http://www.nd.gov/cte/meetings/docs/CCRtoolkit.pdfTeaching the college and career readiness standards is not a stand-alone task. Nor is it for only one subject area to be responsible. North Dakota has prepared an informative CCR toolkit with a practical way to work with a group of teachers in a PLC to embed the readiness standards into any subject. Although the templates are set up for high school programs, it is easily adaptable for all grade levels. The results piece of this would be identifying the current reality of how the standards are already embedded and strengthening that document with new information -- the result would be a new and unique document for the grade levels in your building. (Results will also be qualitative as the CCSS initiative advances.) Equity would be addressed through the differentiation of content, process, or product of the instruction of the now embedded standards -- all students will now benefit from this protocol rather than only the "college bound." And, community engagement? A college and career readiness instructional plan should include the community at large in advisory and presentation/classroom discussion roles, parent interaction within the instructional process, and the school community (teachers and students) in PLC's for personalized research and goal-setting. This site provides a starting point (an accountability measure too) for professional development that addresses all ALA rubric domains; meets the results, equity, community engagement triangular check; and provides an artifact of evidence for administrator and teacher evaluation.
RESULTShttp://www.wallacefoundation.org/knowledge-center/school-leadership/key-research/Documents/How-Leadership-Influences-Student-Learning.pdfArticle discusses how leadership affects student achievement and teacher success. Also goes into types of leadership and how it leads to student success.
This article can be found at www.essentialschools.org/resources/105. It includes ideas on how to include communities in your school and how to benefit from collaborating with parents and community.
A good resource for educational articles of all types. Eric.Ed.gov:80/. Greg Evans
Lots of information on a variety of educational topics. Particularly liked the publication on "Leveraging Teacher Leadership"www.ascd.org/publications/educational-leadership/oct13/num02/toc.aspx
School Leadership Briefing at www.schoolbriefing.com offers tons of information for professional growth in various areas.
Middle School Moment Community Screening Guide: http://www-tc.pbs.org/wgbh/pages/frontline/art/progs/3020/msm.pdf
Interventioncentral.org is Jim Wright's website. His site has ideas to help with math, literacy, and behavior interventions.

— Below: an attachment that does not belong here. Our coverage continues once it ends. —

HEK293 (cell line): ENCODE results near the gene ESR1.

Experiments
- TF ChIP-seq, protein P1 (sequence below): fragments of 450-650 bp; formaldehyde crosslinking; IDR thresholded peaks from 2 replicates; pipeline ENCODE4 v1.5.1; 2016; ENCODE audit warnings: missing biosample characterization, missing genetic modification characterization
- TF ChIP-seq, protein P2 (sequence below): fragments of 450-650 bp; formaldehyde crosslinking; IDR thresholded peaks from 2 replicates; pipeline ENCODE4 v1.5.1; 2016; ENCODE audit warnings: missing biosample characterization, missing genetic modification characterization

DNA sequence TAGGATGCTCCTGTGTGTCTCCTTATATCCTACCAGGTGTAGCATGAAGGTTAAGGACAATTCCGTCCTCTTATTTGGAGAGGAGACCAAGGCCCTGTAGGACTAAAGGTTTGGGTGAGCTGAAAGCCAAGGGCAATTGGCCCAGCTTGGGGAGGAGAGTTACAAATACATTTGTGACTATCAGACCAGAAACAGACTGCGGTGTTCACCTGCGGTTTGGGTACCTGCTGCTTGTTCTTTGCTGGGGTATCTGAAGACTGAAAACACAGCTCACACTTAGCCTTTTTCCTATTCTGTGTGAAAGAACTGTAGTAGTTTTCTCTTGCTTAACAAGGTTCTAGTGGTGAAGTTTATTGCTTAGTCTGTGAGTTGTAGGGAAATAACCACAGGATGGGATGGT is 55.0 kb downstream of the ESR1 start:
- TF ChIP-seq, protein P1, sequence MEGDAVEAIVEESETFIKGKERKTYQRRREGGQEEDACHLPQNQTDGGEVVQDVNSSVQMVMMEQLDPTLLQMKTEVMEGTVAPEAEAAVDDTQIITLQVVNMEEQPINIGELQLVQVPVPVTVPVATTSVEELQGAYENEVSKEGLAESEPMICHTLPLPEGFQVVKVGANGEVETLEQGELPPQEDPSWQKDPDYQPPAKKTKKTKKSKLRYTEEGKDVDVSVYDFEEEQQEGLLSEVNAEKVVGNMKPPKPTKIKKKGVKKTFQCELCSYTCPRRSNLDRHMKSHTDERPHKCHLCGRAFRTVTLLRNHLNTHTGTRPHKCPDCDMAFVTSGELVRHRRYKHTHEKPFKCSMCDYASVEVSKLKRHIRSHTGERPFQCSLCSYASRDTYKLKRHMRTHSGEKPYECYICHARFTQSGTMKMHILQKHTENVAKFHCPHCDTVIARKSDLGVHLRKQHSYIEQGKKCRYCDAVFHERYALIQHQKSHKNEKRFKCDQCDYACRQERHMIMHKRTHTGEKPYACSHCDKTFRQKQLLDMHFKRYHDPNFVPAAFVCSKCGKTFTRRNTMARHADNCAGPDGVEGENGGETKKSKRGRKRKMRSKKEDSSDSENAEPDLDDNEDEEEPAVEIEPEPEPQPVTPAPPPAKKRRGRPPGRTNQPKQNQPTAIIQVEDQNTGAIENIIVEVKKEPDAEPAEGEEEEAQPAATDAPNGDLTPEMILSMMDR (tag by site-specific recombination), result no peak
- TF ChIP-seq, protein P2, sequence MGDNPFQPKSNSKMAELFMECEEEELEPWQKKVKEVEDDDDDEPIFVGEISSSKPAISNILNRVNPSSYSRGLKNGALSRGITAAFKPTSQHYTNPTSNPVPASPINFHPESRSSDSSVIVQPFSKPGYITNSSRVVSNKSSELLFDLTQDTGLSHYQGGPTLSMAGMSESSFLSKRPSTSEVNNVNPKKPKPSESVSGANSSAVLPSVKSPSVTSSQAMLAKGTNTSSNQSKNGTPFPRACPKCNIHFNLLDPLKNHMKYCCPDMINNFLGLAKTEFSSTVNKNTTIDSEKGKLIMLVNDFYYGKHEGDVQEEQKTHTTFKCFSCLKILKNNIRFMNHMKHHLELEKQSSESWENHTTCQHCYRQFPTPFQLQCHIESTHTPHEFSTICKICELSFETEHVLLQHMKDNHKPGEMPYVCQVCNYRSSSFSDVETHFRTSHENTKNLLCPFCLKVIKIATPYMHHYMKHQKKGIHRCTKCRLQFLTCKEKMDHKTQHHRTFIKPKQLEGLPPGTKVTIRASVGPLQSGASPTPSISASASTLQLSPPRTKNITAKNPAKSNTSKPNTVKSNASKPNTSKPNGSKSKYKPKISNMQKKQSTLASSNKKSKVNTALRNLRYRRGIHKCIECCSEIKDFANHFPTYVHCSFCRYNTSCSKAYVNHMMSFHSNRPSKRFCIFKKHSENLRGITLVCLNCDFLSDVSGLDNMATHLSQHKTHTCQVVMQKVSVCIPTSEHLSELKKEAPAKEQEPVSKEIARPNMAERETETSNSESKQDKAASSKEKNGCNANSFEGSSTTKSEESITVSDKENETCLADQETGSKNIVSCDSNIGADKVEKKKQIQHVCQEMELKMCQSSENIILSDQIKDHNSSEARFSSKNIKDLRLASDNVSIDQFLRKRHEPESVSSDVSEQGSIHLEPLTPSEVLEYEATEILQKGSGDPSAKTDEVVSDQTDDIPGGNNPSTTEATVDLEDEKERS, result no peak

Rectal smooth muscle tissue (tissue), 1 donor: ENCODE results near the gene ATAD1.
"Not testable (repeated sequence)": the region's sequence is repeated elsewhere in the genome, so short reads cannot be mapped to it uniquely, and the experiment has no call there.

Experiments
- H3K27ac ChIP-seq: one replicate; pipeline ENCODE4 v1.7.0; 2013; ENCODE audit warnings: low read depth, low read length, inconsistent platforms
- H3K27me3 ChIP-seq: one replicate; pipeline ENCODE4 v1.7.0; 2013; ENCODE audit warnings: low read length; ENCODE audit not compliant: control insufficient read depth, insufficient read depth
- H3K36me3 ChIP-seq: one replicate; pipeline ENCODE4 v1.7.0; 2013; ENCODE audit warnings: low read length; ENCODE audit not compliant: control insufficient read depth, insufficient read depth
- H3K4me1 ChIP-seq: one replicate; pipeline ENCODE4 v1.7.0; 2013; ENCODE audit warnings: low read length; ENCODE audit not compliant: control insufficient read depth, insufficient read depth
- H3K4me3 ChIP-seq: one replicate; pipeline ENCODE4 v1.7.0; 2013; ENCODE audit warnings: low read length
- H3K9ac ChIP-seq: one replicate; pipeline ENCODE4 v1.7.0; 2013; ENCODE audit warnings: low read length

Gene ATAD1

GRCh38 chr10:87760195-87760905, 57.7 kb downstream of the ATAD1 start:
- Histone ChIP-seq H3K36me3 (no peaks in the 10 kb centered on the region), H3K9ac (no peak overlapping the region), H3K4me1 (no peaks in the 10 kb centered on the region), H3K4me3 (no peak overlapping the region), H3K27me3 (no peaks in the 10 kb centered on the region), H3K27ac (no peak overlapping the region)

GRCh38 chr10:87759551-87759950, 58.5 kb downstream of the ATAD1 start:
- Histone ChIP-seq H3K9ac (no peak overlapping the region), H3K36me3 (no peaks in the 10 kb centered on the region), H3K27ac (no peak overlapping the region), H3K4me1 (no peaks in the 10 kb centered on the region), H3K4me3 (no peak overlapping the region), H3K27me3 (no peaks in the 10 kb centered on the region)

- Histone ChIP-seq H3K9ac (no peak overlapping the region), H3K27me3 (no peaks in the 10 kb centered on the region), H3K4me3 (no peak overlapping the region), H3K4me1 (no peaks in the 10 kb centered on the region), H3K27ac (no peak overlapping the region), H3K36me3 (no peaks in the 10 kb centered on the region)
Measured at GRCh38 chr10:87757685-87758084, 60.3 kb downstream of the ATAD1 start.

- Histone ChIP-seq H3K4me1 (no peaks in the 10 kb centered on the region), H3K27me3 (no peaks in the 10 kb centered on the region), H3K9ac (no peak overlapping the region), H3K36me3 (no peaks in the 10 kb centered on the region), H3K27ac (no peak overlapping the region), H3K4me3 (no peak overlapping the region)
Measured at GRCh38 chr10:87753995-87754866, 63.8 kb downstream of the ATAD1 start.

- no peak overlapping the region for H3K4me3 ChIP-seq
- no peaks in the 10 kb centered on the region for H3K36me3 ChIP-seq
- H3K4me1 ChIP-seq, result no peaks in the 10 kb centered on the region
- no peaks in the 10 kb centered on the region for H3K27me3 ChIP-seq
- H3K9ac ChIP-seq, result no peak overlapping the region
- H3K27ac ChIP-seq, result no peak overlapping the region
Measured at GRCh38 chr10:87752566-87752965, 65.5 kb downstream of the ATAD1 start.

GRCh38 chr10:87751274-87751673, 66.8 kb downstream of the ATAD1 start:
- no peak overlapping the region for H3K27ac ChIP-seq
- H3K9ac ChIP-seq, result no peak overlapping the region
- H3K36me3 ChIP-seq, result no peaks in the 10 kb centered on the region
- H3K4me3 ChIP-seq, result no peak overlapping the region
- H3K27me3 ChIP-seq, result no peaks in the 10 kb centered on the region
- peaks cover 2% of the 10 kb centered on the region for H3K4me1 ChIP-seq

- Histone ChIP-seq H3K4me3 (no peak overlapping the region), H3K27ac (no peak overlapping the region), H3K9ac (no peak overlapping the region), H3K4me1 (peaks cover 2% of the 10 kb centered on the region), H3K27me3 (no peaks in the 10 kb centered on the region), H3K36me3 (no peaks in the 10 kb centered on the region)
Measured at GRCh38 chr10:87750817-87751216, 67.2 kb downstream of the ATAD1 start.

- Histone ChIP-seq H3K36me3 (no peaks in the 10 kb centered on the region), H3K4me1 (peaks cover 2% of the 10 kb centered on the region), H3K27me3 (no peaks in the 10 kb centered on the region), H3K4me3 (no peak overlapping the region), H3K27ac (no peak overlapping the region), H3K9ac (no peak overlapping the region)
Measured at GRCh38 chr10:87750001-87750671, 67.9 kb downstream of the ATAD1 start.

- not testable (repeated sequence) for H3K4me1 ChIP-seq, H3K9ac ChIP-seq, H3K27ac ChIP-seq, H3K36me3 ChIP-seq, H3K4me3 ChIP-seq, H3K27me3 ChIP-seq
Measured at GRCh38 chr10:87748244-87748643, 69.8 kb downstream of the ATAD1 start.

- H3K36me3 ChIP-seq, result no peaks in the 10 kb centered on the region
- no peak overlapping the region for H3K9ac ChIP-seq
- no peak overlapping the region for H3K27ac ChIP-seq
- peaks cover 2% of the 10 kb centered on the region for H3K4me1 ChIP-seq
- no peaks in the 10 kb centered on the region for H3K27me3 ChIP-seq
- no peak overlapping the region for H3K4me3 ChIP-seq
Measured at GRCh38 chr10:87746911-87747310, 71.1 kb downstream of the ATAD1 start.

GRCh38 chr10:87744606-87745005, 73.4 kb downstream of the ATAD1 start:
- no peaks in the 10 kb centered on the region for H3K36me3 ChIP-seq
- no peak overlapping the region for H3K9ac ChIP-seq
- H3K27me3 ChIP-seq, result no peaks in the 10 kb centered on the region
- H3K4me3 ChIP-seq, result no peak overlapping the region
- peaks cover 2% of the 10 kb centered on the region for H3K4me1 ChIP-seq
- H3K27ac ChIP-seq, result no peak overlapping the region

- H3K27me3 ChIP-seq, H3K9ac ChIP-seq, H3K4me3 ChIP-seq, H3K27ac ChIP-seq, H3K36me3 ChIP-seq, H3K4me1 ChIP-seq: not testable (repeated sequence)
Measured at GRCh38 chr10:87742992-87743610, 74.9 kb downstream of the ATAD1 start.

http://ualr.edu/literacy/description-3/Research in support of Comprehensive Intervention Model--intervention literacy support for struggling readers. We are using this model in RtI.
http://www.rti4success.org/video/how-does-rti-framework-intersect-common-core-state-standards-initiativeThis is an article on how Common Core and RTI are linked.Kim
Results: Adding Student Test Scores to Teacher Evaluation: http://www.epi.org/publication/bp278/
http://www.teachingtimes.com/articles/dimensionDimensions of an Effective Leader
A great resource for helping us to stay focused on being a great leader focused on results, equity, and community engagement...johnmaxwell.com
http://www.bjpconsulting.com/files/MAPPSpectrum.pdfmoving technology towards transformative uses (Blooms for tech)
Large TX District takes Theory into Practicehttp://www.schoolimprovement.com/research/case-studies/Garland_ISD_TX/
www.betterhighschools.org/pubs/documents/HSTII_LessonsLearned.pdfby UPL LEARNED - 2010 - Related articlesTIERED INTERVENTIONS IN HIGH SCHOOLS ii. ACKNOWLEDGMENTS. The High School Tiered Interventions Initiative (HSTII) team would like to thank the.
http://www.educationworld.com/a_curr/strategy/strategy063.shtmlA good source for stress reduction for students, teachers, and principals.
http://www.smarterbalanced.org is a website that has developed assessments aligned to the common core state standards for math and literacy that you can view.
How To End The Dropout Crisis. http://www.edutopia.org/student-dropout-retention-strategies
Brenda BoardmanThe staff on our campus has been discussing how many of our students are lacking in self-motivation. There is a very interesting article on the following website that discusses self-regulation. Self-regulation is required before students are able to self-motivate. Lack of self-regulation is a lack of self-control and leads to behavior and impulse problems and includes many other negative behaviors. Even though most of this information is in a journal for early childhood, it has huge implications for older students and adults. This article would be worth your while to read.website:NAEYC.org/yc/nextOnce there do a search for the article "Developing Young Children's Self-Regulation through Everyday Experiences" - July 2011